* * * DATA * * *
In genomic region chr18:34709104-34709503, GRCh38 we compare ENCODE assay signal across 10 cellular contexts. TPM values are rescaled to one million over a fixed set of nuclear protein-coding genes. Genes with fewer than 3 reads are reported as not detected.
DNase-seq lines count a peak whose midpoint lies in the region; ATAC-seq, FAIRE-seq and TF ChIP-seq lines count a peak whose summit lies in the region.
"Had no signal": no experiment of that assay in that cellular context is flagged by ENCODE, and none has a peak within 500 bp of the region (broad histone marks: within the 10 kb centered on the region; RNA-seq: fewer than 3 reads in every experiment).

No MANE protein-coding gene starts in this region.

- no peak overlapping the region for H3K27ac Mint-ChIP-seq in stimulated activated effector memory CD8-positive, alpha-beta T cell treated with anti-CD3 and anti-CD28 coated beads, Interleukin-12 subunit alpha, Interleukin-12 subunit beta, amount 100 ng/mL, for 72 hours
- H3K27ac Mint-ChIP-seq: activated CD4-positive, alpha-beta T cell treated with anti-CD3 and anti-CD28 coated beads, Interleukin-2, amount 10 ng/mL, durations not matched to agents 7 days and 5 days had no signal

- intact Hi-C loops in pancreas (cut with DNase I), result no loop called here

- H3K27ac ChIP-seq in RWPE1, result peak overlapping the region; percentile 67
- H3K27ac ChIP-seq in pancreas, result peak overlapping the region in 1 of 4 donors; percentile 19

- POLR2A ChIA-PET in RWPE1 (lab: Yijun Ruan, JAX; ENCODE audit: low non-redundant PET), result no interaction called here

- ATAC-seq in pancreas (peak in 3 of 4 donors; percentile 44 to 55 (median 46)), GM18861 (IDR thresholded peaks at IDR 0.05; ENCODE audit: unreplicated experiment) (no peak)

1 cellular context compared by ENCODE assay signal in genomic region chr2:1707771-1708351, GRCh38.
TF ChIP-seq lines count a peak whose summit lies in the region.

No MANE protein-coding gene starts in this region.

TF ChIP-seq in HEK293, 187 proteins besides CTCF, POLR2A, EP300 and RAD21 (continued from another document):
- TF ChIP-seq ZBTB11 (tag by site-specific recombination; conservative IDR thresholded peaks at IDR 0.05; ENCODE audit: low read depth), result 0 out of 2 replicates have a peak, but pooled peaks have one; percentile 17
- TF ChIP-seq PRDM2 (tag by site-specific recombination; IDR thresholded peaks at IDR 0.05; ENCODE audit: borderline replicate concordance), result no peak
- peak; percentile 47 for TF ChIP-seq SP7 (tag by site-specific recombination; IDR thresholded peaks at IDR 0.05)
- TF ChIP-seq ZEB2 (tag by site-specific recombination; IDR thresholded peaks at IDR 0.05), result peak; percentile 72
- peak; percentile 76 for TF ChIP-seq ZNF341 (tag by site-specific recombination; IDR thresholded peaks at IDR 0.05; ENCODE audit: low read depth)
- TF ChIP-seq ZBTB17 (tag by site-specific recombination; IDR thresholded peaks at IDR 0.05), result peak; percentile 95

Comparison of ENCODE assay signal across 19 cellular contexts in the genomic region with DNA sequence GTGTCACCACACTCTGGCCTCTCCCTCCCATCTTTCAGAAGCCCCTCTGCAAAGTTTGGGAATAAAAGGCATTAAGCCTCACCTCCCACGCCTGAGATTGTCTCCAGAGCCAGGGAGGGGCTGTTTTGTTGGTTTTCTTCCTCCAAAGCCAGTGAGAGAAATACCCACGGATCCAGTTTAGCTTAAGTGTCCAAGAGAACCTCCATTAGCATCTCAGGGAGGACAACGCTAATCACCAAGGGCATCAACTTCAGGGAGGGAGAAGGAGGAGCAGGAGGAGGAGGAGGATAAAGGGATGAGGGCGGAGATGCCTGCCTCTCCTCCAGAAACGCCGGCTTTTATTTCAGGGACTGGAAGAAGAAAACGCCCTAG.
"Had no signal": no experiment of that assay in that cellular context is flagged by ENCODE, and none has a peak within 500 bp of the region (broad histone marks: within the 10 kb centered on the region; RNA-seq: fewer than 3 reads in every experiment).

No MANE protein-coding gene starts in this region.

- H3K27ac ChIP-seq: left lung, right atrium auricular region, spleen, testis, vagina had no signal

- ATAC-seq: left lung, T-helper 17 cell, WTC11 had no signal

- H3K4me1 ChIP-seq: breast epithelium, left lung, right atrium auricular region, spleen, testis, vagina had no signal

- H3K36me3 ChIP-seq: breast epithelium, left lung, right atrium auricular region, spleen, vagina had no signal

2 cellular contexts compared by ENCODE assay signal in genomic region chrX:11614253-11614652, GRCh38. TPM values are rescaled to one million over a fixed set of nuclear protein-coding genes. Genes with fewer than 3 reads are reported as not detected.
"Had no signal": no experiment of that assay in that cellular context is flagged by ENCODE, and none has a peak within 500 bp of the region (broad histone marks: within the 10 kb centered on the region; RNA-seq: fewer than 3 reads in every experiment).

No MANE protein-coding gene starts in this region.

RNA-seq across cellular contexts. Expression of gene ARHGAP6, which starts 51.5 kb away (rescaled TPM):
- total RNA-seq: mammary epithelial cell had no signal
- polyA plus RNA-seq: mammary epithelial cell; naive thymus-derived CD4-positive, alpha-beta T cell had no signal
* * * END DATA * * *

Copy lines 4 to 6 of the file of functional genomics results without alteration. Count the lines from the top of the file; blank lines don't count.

No MANE protein-coding gene starts in this region.

- no peak overlapping the region for H3K27ac Mint-ChIP-seq in stimulated activated effector memory CD8-positive, alpha-beta T cell treated with anti-CD3 and anti-CD28 coated beads, Interleukin-12 subunit alpha, Interleukin-12 subunit beta, amount 100 ng/mL, for 72 hours
- H3K27ac Mint-ChIP-seq: activated CD4-positive, alpha-beta T cell treated with anti-CD3 and anti-CD28 coated beads, Interleukin-2, amount 10 ng/mL, durations not matched to agents 7 days and 5 days had no signal